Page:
United States v. Bach

310 F.3d 1063 (2002) | Cited 21 times | Eighth Circuit | November 18, 2002

Submitted: October 9, 2002

The government appeals a ruling from the United States District Court for the District of Minnesota suppressing evidence in a criminal case against Dale Robert Bach ("Bach"). The district court found that the seizure of e-mails by Yahoo! personnel from Yahoo!'s servers violated 18 U.S.C. § 3105 and sections 626.13 and 626A.06 of the Minnesota Statutes, and thus the Fourth Amendment. This violation occurred, according to Bach, because the warrant was executed outside the presence of a police officer. The government argues that section 3105 does not codify the Fourth Amendment, that requiring the presence of a police officer during the execution of this type of search is not reasonable, and that Bach's Fourth Amendment rights were not violated by the search and seizure. We agree with the government and reverse.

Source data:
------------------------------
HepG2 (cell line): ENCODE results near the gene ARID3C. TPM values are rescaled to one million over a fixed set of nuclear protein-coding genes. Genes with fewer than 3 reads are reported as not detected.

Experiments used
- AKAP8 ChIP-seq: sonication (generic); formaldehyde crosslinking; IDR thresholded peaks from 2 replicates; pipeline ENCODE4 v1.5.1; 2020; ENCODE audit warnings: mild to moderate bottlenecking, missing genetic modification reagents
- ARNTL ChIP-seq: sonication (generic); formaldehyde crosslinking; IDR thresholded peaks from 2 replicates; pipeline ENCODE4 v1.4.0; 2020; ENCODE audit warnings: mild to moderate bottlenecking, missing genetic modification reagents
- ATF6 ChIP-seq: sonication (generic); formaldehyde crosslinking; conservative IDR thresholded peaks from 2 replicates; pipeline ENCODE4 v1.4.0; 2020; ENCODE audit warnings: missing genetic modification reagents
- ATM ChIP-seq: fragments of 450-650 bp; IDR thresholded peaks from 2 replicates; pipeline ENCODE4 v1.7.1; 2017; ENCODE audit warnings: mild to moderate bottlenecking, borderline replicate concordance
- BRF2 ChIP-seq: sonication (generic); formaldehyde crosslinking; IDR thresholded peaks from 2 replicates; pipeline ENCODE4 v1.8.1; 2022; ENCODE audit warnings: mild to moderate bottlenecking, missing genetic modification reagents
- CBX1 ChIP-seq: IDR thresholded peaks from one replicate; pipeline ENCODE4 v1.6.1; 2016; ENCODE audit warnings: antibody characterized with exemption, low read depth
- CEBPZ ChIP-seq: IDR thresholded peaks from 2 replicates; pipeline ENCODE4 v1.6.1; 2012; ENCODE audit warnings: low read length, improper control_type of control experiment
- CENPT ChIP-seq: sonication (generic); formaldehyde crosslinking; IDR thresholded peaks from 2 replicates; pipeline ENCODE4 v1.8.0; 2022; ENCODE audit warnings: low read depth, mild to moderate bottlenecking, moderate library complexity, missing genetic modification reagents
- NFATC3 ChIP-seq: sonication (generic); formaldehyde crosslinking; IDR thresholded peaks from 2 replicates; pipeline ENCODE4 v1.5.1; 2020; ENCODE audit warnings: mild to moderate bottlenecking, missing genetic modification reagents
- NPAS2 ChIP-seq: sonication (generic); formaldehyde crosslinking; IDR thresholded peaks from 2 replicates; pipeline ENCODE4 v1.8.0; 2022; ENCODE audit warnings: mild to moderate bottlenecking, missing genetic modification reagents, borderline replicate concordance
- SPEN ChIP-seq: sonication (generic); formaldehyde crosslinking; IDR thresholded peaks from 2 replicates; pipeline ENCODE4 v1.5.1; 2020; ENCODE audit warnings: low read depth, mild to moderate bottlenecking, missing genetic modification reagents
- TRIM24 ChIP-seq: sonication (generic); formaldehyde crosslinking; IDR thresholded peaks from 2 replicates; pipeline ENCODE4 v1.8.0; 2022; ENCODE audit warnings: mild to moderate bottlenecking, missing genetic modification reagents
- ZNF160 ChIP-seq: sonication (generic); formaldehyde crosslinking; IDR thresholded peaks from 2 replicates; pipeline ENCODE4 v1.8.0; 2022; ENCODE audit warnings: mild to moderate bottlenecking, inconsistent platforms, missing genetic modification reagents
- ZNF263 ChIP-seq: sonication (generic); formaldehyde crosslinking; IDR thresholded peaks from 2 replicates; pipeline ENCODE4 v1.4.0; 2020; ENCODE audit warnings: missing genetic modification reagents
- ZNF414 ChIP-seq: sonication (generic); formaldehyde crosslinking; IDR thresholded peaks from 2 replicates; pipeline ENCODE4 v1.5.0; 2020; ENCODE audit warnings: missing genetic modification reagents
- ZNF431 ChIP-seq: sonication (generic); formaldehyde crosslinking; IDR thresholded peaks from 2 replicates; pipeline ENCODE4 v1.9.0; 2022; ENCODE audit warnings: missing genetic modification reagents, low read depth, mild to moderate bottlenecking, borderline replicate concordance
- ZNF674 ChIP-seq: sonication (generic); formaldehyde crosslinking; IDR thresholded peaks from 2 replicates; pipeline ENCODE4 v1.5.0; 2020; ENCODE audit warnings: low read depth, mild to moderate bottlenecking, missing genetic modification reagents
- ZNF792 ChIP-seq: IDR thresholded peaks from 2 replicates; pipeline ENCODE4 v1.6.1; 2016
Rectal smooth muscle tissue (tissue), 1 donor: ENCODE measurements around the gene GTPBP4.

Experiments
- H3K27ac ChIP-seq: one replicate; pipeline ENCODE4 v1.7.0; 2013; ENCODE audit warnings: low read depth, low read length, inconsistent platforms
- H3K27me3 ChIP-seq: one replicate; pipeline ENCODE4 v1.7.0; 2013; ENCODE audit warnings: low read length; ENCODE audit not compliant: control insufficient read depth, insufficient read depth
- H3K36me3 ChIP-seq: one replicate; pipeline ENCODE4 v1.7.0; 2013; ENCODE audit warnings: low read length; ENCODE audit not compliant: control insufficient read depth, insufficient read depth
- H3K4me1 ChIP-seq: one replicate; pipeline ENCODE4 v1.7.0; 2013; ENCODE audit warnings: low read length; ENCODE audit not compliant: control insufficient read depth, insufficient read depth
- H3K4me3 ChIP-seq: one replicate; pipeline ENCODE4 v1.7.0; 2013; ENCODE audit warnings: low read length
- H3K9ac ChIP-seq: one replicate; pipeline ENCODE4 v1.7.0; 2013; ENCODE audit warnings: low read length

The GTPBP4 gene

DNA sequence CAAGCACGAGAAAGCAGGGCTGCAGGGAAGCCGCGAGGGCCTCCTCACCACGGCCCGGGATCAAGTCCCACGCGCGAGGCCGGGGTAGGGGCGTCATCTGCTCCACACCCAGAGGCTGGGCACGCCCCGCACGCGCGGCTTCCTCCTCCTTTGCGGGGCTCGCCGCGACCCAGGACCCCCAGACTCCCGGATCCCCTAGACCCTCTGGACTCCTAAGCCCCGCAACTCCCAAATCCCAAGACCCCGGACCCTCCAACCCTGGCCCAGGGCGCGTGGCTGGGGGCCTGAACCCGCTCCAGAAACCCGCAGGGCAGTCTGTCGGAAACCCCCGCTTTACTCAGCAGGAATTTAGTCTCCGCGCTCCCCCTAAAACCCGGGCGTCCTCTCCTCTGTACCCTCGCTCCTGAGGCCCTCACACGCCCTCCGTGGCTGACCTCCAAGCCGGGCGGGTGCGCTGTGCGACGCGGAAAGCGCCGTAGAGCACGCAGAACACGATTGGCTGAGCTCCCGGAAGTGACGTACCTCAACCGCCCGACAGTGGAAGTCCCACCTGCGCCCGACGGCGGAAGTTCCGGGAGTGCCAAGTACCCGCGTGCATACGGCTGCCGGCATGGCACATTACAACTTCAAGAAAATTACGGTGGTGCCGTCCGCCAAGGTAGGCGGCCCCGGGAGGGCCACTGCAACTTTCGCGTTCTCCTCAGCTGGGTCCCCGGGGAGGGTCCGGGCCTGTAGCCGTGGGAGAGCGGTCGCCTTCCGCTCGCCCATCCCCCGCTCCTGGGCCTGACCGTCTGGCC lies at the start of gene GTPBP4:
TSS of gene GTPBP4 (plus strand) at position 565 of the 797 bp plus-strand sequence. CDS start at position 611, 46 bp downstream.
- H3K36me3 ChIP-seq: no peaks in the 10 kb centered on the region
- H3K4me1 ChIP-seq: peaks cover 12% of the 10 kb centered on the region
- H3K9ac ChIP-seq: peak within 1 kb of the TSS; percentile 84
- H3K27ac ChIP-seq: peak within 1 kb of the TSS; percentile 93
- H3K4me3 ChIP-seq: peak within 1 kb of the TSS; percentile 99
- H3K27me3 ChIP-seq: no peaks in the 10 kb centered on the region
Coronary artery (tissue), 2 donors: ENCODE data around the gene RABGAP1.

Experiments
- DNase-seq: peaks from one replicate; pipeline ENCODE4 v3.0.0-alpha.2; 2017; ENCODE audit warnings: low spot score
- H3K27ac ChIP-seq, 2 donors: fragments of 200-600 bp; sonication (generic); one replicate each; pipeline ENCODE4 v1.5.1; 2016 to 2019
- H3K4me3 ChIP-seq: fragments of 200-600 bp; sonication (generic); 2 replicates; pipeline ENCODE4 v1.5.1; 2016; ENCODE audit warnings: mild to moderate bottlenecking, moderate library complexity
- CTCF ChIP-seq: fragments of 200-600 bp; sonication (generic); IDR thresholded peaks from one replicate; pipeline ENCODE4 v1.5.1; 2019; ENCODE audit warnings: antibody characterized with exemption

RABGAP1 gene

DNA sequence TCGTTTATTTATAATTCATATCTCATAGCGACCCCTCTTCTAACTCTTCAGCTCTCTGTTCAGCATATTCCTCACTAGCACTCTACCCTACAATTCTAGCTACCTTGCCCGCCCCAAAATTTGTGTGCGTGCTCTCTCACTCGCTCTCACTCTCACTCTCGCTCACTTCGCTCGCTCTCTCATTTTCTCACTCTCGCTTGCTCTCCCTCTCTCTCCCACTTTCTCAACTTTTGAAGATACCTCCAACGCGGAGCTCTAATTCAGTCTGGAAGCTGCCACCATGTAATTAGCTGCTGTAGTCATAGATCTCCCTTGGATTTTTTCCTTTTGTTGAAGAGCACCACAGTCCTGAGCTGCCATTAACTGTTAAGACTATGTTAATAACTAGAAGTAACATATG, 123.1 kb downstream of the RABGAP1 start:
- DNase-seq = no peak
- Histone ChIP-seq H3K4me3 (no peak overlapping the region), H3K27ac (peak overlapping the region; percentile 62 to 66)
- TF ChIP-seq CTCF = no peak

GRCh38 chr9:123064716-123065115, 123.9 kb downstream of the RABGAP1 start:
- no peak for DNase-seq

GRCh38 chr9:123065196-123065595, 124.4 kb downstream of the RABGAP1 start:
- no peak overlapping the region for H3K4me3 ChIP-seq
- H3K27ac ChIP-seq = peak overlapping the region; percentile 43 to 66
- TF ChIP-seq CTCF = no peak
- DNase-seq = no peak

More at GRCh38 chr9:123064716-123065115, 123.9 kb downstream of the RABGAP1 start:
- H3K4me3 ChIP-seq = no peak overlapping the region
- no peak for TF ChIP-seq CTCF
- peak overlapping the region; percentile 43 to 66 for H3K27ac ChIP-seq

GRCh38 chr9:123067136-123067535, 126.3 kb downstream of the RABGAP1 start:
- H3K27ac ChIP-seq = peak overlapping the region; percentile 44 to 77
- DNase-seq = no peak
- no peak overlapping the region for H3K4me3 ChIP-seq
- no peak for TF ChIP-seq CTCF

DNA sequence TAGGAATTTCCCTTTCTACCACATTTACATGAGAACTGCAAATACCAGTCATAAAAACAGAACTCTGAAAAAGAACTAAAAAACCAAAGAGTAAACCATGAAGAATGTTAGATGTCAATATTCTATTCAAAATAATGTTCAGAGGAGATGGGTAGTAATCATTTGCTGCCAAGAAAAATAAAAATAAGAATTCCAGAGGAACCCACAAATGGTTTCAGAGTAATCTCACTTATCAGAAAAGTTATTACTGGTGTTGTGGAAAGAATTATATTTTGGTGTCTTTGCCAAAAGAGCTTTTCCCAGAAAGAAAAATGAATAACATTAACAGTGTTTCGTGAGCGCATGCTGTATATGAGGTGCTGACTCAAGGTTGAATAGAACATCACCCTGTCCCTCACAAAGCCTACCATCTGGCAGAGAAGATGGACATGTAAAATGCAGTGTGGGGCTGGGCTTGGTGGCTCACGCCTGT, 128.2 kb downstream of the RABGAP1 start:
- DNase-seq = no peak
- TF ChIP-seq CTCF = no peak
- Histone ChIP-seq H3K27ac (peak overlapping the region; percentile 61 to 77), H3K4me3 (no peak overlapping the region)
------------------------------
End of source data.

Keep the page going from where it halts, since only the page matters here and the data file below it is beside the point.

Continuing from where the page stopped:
Sgt. Schaub of the St. Paul Police Department, a member of the Minnesota Internet Crimes Against Children Task Force ("MICAC"), was contacted by a mother ("DL") because of a document she retrieved from her family's computer. This document contained a partial log of a dialogue between her son ("AM"), who is a minor, and a party using the name "dlbch15." In the dialogue, "dlbch15" asked AM where to hide an object near AM's house and if AM wanted to see him again. When questioned about this dialogue, AM told law enforcement that it had occurred in a "chat room" on www.yahoo.com and that "dlbch15" was going to hide Playboy magazines for AM. AM said he had met "dlbch15" in person, but he denied any sexual contact between them.